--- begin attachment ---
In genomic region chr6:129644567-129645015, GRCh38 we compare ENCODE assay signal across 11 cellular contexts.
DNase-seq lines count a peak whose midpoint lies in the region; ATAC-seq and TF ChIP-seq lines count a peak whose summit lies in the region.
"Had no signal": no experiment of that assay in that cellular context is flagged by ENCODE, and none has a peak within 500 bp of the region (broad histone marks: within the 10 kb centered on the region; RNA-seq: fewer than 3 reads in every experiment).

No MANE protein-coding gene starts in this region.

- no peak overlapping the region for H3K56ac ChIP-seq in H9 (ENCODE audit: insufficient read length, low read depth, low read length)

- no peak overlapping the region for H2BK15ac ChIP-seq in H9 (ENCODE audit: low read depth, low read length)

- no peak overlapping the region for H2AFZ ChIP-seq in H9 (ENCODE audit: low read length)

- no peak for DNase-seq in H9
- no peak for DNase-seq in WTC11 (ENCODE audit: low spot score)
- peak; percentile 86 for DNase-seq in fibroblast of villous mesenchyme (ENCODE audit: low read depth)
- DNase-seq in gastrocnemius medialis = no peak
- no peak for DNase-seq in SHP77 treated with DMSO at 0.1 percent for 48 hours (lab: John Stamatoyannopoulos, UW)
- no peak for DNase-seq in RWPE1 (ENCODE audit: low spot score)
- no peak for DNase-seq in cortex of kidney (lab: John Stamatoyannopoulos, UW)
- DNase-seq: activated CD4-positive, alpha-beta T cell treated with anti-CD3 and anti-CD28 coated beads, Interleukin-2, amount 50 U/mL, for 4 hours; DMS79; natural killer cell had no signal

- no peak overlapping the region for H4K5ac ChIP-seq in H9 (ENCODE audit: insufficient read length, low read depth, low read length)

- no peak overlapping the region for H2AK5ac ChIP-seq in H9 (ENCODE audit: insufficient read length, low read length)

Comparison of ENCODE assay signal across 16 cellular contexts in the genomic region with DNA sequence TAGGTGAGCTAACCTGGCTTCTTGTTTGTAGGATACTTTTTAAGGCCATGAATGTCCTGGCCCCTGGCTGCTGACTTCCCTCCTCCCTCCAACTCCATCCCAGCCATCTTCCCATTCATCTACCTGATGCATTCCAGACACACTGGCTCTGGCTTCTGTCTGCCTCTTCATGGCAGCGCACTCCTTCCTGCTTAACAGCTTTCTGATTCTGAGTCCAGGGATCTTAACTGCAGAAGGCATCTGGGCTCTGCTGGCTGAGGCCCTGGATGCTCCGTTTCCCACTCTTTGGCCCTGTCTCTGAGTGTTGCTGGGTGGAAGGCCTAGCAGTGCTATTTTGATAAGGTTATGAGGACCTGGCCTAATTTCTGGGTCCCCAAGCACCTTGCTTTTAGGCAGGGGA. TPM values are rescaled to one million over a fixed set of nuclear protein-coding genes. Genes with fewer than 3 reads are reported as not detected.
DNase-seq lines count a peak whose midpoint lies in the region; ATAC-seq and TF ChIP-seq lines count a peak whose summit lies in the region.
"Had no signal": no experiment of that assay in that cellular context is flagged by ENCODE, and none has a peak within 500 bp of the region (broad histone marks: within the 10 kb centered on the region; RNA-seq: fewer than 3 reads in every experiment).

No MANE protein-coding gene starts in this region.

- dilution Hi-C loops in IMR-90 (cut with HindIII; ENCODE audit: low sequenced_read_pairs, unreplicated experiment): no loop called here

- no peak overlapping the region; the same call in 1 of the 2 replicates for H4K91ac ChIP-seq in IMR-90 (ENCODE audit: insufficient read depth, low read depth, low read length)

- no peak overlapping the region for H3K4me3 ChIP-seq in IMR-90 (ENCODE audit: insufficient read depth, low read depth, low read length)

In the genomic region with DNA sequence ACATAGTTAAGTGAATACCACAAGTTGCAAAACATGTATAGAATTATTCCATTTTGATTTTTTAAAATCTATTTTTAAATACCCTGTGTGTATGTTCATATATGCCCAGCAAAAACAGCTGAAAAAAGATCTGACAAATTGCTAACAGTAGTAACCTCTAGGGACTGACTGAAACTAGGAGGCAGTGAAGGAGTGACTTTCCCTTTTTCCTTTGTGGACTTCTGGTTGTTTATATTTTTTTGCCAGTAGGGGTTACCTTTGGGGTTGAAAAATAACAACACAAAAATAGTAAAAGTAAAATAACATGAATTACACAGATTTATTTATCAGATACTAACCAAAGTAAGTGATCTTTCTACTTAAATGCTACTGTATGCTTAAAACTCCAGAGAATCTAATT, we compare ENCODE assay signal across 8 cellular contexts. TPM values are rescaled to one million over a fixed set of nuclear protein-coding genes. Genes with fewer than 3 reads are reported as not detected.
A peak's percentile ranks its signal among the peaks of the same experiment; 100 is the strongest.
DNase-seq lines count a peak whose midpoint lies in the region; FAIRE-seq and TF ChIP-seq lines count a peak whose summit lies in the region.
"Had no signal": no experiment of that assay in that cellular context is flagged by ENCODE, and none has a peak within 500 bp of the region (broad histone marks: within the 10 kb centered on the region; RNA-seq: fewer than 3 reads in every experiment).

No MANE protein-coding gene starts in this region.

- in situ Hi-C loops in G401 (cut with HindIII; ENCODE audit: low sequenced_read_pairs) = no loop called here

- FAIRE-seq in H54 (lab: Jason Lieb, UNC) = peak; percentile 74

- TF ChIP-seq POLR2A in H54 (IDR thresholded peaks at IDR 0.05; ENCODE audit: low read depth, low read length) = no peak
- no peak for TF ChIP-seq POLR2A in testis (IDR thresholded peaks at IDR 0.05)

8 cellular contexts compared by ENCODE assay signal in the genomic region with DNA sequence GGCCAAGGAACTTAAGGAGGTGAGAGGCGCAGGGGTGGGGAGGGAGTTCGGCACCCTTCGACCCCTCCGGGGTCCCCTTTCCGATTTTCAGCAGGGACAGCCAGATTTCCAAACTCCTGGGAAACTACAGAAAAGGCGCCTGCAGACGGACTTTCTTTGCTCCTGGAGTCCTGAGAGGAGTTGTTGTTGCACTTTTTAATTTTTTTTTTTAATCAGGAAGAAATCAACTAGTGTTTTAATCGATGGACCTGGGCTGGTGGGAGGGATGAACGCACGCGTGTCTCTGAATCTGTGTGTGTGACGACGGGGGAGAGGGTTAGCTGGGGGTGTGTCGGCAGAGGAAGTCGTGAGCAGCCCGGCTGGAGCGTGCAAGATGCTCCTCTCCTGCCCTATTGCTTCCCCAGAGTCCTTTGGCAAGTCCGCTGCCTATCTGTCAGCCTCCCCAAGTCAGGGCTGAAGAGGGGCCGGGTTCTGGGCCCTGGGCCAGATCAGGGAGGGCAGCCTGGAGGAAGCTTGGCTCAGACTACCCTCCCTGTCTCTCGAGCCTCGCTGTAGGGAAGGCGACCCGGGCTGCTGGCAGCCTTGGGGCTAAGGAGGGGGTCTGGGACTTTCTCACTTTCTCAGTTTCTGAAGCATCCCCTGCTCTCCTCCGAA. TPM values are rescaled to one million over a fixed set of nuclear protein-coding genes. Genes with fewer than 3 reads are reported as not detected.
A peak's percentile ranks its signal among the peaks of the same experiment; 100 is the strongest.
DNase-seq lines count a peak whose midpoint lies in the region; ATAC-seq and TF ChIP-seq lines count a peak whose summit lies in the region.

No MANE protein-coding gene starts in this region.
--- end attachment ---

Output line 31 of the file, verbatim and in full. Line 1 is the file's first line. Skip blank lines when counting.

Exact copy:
- FAIRE-seq in H54 (lab: Jason Lieb, UNC) = peak; percentile 74